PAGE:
In the end, the union did achieve some of its objectives: staff in the newsroom, photography and other departments got a seven percent pay increase over three years, as well as a cost-of-living allowance and job guarantees up to age 62. Linda Richardson considered it a victory: “We walked in with our heads held high,” she says. “Our motto throughout the strike had been ‘Standing tall, wall-to-wall,’ and we felt we’d done that when we went back in there.” Still, tensions ran high when they returned to work and the union was unsuccessful in maintaining its gains in the long-term: according to some staffers, working conditions at the paper have deteriorated considerably. Despite the job guarantees, the staff size has decreased by about a third since the strike occurred. The photography equipment is so old that when the processor broke down last October, no one could find another compatible with their cameras. Instead, photographers were dropping their pictures off at a one-hour photo shop. And local news coverage has suffered-the paper frequently doesn’t have the staff to fully cover spot news events.

Workers at The Oshawa Times faced an even harsher reality when they hit the picket lines two years later in 1994. Three unions represented different areas of the paper. Although SONG represented the majority, it was fighting for a wage increase it would never get. (The previous contract had given workers raises of six percent each year for three years, and Thomson Corp., facing financial hardship, refused to pay more.) The paper was on strike for three weeks when Thomson shocked workers by closing the 123-year-old paper for good. When publisher Mac Dundas announced the shutdown, many workers were in a daze. They returned to their cars to find that local parking officials had ticketed everyone for illegal parking-an appropriate end to a day on which about 80 people were put out of work. “I felt like my knees had been chopped off,” recalls Brian Legree, who was the Times’s sports editor, then expecting his first child. The union asked him to co-edit the Oshawa Independent, the strike paper they hoped would eventually replace the Times. He only lasted three months. “There was no security,” says Legree. “There was hope, there was optimism, but I had a one-month-old child at home.” Instead, he headed to Oshawa This Week, a newspaper that serves Oshawa and Whitby that’s published four times a week. Nine months after its inception, the Independent folded, having failed to get the support of local investors, and Oshawa, a city with more than 142,000 people, hasn’t had a daily since.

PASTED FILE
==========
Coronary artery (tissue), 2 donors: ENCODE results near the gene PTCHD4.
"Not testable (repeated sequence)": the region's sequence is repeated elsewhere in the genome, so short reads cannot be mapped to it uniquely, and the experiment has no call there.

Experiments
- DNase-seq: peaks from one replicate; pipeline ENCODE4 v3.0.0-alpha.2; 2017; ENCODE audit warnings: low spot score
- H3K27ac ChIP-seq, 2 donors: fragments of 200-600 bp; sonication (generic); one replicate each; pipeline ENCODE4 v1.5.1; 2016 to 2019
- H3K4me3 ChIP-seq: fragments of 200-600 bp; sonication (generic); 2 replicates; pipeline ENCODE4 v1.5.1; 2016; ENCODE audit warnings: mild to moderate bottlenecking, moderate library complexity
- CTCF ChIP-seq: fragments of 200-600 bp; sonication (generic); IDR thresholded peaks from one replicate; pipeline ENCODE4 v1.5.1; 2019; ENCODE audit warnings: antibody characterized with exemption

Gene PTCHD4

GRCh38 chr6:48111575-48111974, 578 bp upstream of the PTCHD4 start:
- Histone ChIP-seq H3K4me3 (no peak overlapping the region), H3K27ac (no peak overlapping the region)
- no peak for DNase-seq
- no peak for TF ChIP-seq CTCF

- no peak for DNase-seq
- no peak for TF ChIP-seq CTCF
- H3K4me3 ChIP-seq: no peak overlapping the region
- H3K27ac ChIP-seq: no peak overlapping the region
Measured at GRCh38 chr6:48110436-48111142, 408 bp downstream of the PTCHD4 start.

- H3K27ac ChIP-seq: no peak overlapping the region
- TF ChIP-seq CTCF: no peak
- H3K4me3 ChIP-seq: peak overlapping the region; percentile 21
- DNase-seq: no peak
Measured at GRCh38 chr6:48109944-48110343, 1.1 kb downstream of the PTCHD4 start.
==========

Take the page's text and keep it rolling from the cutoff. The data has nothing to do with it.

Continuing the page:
At many other papers, corporations have been able to consolidate resources and negotiate more toughly. Copy sharing at chains such as Southam, for example, means that The Edmonton Journal, say, can pick up movie reviews, hard news or weekly columns from the Ottawa Citizen or The Vancouver Sun, making do with fewer reporters of its own. As the CEP’s Gail Lem points out, there are fewer eyes and ears reporting on things, which deeply affects news coverage, but readers-who only see the reporter’s byline-often aren’t any the wiser. Unions, in contrast, have not been successful in pooling their strengths. In fact, the wide range of talent needed to put together a paper or a broadcast is often represented by diverse unions, and management plays that to its advantage. “I hate to sound cynical,” says Lem, “but companies will use anything they can, and dividing and conquering is a company strategy.” Lem was one of the spokespeople during the CBC technicians’ strike in 1999, a case in which the CBC drove a wedge between two of its unions.